Gut Bacteria Diversity and Health: Dr. H.J. M. Harmsen Offers Listeners a Solid Explanation
Dr. Harmsen exemplifies the importance of medical microbiology by describing the mechanics and vital nature of gut microbiome diversity.
When you listen, you'll learn
- how aerobic and anaerobic gut bacteria have different functions and effects,
- how anaerobic bacteria presence translates to the upkeep of anti-inflammatory compounds, and
- what eating habits we can maintain to feed those important anaerobic bacteria.
Dr. H.J.M. Harmsen is an associate professor in the Department of Medical Microbiology at the University of Groningen in The Netherlands. In this discussion he tells listeners about gut bacteria, microbes, and bacteria ecology.
He begins by explaining exactly what diversity means in terms of the gut microbiome and correlating health. He articulates the need for a balance of bacteria species, and more specifically, short chain fatty acid-making anaerobic bacteria like faecalibacterium. In fact, a proliferation of aerobic bacteria can bode bad news for bodily health and lead to an increase in pathogens.
These short chain fatty acids like acetate, propionate, and butyrate have important functions in our body such as energy sources and anti-inflammatory effects. They help maintain the important gut mucin, which is a type of mucus our gut needs to function.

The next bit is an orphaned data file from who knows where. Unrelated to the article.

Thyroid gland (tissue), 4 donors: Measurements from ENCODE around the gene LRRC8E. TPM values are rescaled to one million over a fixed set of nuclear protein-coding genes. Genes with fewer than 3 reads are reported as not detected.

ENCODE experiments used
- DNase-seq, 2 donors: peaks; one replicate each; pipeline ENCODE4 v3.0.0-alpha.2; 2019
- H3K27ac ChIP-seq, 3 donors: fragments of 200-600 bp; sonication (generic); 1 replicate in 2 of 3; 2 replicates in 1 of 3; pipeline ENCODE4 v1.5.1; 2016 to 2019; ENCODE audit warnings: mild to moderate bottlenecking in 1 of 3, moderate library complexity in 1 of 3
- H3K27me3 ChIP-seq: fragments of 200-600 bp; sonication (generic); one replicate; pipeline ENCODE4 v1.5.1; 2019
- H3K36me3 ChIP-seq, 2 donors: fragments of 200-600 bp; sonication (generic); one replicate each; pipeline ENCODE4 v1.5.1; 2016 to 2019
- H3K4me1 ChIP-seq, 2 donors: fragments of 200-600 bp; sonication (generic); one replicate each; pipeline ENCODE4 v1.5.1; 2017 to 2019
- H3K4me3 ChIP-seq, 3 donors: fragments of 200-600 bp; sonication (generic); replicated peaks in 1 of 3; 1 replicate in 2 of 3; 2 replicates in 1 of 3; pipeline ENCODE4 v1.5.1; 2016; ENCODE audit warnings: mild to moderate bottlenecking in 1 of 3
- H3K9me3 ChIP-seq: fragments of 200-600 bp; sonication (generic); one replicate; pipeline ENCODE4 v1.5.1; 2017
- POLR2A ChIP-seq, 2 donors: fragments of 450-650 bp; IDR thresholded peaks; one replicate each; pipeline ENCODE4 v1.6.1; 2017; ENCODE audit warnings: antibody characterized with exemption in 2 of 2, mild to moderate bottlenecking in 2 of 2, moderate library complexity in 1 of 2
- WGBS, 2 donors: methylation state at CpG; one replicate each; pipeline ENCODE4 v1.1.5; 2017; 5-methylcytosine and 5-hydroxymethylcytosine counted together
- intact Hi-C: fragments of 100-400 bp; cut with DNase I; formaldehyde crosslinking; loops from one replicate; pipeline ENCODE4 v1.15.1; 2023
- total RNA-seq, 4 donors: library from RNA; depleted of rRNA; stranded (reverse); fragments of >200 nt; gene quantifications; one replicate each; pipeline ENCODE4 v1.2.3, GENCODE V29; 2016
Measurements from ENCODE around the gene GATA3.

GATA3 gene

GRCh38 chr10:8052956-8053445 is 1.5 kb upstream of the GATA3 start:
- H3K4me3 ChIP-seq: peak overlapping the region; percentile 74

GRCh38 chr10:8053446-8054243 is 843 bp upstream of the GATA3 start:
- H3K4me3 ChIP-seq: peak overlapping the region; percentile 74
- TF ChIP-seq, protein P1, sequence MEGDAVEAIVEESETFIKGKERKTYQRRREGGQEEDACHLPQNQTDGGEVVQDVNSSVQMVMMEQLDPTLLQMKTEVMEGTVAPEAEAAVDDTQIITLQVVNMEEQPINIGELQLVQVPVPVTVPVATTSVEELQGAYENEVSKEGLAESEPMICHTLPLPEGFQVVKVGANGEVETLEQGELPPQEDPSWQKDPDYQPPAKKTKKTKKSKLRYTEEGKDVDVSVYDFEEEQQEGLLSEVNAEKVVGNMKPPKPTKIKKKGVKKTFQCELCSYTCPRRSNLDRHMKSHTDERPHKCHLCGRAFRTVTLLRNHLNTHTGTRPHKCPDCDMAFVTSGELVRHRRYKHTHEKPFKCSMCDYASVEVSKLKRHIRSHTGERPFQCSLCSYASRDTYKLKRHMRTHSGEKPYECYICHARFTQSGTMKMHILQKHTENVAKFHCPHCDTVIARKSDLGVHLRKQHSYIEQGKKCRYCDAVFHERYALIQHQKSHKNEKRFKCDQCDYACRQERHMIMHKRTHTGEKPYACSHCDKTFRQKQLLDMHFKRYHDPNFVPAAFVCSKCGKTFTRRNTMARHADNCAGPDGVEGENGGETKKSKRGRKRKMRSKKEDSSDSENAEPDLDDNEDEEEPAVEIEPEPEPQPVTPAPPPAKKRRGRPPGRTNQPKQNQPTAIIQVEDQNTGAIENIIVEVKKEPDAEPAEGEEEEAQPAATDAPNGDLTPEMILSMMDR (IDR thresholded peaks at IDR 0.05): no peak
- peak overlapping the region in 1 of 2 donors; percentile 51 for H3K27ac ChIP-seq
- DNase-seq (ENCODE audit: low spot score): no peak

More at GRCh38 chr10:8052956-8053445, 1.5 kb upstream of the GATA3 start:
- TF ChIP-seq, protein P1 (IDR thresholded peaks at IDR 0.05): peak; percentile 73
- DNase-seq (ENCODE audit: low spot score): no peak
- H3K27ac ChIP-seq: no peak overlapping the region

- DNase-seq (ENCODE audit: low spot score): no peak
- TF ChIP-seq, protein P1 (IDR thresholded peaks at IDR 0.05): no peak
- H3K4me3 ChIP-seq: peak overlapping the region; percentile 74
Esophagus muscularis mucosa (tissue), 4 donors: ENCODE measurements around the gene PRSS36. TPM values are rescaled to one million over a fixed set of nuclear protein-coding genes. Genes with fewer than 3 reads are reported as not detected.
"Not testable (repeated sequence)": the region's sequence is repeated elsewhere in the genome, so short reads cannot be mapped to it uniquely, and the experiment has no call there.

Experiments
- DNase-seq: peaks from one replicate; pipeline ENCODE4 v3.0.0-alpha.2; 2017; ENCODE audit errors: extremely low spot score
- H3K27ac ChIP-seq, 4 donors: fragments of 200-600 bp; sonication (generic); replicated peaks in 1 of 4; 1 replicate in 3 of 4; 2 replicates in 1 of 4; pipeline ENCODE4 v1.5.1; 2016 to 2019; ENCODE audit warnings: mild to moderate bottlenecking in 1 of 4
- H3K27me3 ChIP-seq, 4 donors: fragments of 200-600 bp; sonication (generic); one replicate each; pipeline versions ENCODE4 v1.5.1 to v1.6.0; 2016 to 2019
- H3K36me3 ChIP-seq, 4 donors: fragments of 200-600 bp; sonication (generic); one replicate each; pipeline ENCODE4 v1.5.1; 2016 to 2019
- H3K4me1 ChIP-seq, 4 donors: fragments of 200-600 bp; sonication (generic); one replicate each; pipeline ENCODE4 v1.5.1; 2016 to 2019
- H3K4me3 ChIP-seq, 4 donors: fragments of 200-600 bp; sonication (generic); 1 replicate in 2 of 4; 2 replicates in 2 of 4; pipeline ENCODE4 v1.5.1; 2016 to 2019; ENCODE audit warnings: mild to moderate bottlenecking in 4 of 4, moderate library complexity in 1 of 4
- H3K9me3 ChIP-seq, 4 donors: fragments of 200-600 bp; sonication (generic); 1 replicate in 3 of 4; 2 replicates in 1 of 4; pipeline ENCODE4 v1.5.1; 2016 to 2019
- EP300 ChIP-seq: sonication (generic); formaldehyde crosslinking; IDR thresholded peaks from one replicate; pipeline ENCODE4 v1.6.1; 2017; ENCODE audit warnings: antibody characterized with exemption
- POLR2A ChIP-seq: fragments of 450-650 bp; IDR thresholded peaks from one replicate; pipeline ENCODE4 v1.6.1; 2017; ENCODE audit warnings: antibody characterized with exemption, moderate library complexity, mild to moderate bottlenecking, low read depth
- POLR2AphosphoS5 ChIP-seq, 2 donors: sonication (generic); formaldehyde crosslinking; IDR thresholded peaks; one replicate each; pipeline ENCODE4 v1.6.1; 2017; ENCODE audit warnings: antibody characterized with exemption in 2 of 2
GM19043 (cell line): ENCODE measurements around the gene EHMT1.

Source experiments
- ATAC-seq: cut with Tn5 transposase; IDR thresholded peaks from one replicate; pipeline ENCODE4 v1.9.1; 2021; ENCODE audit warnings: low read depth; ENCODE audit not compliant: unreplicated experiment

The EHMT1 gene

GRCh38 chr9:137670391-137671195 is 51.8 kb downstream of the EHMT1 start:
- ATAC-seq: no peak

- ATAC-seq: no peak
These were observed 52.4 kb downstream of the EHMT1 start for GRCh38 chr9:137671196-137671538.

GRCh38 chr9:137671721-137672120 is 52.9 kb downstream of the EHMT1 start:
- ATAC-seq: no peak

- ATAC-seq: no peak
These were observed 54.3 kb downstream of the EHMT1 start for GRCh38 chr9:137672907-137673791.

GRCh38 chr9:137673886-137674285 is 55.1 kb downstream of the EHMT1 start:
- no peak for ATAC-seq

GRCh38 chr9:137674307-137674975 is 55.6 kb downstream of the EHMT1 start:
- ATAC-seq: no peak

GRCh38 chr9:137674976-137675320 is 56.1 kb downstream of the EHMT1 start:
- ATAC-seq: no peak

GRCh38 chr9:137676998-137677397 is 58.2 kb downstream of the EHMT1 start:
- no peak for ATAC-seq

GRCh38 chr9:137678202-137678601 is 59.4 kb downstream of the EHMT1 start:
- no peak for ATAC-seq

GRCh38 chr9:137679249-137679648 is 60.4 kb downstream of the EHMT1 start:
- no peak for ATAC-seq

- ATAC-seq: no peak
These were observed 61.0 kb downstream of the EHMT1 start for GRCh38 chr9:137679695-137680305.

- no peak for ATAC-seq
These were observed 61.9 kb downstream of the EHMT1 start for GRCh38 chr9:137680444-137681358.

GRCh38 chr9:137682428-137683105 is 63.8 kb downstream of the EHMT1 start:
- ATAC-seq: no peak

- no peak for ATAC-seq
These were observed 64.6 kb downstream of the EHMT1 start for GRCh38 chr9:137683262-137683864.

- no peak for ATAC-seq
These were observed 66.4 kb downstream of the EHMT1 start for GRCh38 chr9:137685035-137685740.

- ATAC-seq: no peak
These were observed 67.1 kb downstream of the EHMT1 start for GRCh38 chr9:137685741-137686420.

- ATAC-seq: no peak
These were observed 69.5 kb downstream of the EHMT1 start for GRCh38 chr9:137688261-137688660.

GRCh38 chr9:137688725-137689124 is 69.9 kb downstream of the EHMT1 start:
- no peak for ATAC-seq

He then explains that these anaerobic gut bacteria, which exist further down in our colon, feed off of fresher foods that are harder to digest and therefore able to make it that far into the digestive process. This includes fresh fruits and vegetables that provide fibers, pectin, and cellulose, foods our gut microbiome depends on for sustenance.
Dr. Harmsen is exhibiting the importance of medical microbiology by using these digestive mechanics to better understand Irritable Bowel Syndrome, or IBS, which has an inflammatory component. When patients have low butyrate, one of these short chain fatty acids, doctors see leaky gut syndrome for example, when the gut barrier is not functioning properly.
He explains how this research may also help cancer patients as they understand how to remove and retransplant a patient's gut micobiome post chemotherapy.
For more, see Dr. H.J.M. Harmsen's faculty page at https://www.rug.nl/staff/h.j.m.harmsen/
and search for his publications at PubMed and other research publication listings by his name: H.J.M. Harmsen .